Orthographic projection can be thought of as a communication tool between engineers and builders. These projections are representative blueprints of a three dimensional shape and allow for accurate measurements to be maintained. Professions in design and construction use these drawings, including architects, engineers, technical artists, illustrators, graphic designers, machinists, programmers, carpenters, masons, electricians, and even cartographers (map builders).

Let's take a look at some orthographic projections of
three dimensional solids composed of cubes.

 An orthographic projection (or orthogonal projection) is a two-dimensional drawing used to represent a three dimensional object.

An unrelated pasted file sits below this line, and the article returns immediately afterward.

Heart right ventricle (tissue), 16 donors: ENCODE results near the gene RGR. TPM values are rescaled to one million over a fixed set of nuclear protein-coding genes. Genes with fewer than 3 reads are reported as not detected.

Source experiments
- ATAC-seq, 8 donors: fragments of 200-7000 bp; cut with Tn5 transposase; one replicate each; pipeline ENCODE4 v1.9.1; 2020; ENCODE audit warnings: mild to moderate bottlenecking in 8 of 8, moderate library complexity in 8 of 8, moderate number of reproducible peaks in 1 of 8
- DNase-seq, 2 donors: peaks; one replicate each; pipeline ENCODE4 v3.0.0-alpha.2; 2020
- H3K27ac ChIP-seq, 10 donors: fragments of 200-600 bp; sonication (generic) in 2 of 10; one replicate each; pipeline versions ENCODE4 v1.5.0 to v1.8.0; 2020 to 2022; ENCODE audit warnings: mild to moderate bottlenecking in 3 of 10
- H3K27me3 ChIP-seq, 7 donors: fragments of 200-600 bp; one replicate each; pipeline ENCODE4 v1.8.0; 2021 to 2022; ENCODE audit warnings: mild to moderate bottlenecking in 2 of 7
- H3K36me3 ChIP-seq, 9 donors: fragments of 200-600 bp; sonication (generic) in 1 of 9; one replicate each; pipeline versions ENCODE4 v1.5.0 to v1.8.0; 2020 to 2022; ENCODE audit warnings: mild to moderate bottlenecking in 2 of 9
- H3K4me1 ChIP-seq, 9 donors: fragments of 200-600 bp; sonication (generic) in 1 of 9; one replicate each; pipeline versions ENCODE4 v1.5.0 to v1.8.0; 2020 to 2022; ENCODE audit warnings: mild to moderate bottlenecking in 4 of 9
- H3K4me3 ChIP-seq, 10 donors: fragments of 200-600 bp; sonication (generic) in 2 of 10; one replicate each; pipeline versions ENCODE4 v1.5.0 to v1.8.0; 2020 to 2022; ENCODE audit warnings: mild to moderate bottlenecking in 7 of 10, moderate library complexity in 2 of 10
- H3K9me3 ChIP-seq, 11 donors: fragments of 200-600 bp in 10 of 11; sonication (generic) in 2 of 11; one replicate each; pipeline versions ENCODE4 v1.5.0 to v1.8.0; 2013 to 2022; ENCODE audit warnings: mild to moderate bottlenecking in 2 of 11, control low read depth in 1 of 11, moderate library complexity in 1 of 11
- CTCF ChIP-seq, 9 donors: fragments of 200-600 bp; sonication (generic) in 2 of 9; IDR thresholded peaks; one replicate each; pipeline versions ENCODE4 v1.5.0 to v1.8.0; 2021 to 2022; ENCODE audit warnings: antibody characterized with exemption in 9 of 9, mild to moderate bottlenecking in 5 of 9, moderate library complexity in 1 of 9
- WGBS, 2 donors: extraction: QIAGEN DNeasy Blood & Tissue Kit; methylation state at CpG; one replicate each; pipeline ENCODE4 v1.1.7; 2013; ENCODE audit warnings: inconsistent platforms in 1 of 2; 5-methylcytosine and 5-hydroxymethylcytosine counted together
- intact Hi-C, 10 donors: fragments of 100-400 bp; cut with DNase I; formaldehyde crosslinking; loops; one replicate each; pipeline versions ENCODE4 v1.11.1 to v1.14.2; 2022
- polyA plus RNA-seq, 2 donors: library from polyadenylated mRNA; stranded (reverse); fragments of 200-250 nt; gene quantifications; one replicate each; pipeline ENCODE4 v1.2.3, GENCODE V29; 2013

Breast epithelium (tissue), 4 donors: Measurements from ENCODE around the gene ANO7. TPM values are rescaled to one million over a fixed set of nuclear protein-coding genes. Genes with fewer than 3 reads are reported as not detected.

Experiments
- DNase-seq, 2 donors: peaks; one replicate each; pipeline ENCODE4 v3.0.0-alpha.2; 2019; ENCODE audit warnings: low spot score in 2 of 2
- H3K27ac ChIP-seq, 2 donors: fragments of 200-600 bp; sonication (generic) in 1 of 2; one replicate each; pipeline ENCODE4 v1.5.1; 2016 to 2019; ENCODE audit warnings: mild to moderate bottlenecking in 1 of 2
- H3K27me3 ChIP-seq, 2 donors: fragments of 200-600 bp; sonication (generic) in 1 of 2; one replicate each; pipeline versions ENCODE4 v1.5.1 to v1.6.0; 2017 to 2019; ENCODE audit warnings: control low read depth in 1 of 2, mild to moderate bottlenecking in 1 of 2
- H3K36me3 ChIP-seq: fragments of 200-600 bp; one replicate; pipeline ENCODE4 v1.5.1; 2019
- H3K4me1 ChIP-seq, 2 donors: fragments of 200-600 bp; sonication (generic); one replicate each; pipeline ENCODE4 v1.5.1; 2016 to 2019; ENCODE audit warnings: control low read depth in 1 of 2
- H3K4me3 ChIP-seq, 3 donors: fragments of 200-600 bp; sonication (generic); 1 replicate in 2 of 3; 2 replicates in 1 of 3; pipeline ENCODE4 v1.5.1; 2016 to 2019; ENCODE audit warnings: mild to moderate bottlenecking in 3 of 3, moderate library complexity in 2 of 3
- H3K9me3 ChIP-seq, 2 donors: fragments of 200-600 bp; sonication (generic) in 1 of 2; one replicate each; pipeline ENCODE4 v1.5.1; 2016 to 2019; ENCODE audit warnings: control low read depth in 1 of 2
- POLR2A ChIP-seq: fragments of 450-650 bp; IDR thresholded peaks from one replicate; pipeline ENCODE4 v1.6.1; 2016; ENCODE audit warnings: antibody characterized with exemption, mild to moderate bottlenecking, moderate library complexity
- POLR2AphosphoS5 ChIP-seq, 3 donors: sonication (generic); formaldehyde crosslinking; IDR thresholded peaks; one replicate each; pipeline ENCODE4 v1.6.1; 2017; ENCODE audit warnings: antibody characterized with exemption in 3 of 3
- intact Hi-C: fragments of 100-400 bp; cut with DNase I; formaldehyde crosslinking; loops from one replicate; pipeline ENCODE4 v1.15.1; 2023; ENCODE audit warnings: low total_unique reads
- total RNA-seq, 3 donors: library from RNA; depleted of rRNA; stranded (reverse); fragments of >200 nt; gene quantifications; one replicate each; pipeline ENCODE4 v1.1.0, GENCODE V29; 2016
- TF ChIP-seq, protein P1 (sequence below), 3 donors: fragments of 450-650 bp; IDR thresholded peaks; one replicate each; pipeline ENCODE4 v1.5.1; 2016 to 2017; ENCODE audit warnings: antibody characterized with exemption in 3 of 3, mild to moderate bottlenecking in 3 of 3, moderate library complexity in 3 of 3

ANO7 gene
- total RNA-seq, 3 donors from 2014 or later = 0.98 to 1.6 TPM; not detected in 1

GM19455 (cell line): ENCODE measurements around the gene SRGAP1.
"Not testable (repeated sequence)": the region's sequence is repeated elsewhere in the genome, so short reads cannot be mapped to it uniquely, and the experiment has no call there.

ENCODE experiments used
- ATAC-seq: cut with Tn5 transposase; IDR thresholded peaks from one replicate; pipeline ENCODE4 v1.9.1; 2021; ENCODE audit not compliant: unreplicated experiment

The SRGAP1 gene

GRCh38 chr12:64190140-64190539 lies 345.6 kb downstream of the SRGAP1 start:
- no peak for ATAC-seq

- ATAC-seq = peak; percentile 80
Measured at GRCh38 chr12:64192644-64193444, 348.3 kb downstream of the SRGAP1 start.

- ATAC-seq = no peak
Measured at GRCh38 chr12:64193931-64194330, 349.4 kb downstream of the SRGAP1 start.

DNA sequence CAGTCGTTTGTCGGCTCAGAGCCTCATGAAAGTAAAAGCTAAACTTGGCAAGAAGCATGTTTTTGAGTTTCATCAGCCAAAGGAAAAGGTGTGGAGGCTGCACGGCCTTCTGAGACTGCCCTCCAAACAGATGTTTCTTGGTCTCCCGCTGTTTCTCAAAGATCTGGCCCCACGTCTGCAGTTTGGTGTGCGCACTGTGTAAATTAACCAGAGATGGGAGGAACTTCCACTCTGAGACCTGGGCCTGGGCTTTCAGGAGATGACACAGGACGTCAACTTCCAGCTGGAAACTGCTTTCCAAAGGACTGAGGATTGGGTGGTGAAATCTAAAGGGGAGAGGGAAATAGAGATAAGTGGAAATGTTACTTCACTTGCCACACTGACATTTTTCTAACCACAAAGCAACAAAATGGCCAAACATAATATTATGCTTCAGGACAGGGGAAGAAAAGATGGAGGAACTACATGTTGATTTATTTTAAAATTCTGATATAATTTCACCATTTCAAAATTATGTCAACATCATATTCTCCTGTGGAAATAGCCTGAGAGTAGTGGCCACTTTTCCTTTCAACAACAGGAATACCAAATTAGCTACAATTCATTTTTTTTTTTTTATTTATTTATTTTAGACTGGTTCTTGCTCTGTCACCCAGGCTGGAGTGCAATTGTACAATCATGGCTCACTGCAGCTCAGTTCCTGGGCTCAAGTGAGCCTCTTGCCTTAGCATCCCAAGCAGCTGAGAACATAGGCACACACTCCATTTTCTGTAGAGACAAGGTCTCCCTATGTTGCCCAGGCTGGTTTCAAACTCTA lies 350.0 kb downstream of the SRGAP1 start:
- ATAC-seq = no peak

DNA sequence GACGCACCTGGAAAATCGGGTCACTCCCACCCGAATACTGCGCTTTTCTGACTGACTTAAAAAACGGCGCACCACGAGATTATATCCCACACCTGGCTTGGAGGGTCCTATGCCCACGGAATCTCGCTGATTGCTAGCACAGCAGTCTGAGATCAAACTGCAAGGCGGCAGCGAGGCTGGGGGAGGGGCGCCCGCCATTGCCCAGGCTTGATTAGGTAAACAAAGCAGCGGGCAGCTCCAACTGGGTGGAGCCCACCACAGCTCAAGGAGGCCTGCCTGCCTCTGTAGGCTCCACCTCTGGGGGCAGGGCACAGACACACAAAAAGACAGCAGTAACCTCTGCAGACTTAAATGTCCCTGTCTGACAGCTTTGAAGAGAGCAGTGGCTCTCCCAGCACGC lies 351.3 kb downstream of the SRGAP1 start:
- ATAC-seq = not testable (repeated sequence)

An orthographic view represents the exact shape of an object seen from one side at a time as you look perpendicularly at the object (without showing depth of the object). An object is usually depicted by three orthographic views: top, front, and right side.

 We will be using "stacking and locking blocks" to illustrate the 3-dimensional objects.  These blocks are 1 inch cubes. In the examples below, the "orthographic projections" shows views of the top, the front, and the right side. The "3D Stack" shows a possible three-dimensional figure that could be created from the the orthographic projections. The picture shows a photographic view of the solid formed using stacking blocks.

 Orthographic Projections

 Orthographic Projections

 Orthographic Projections

 Orthographic Projections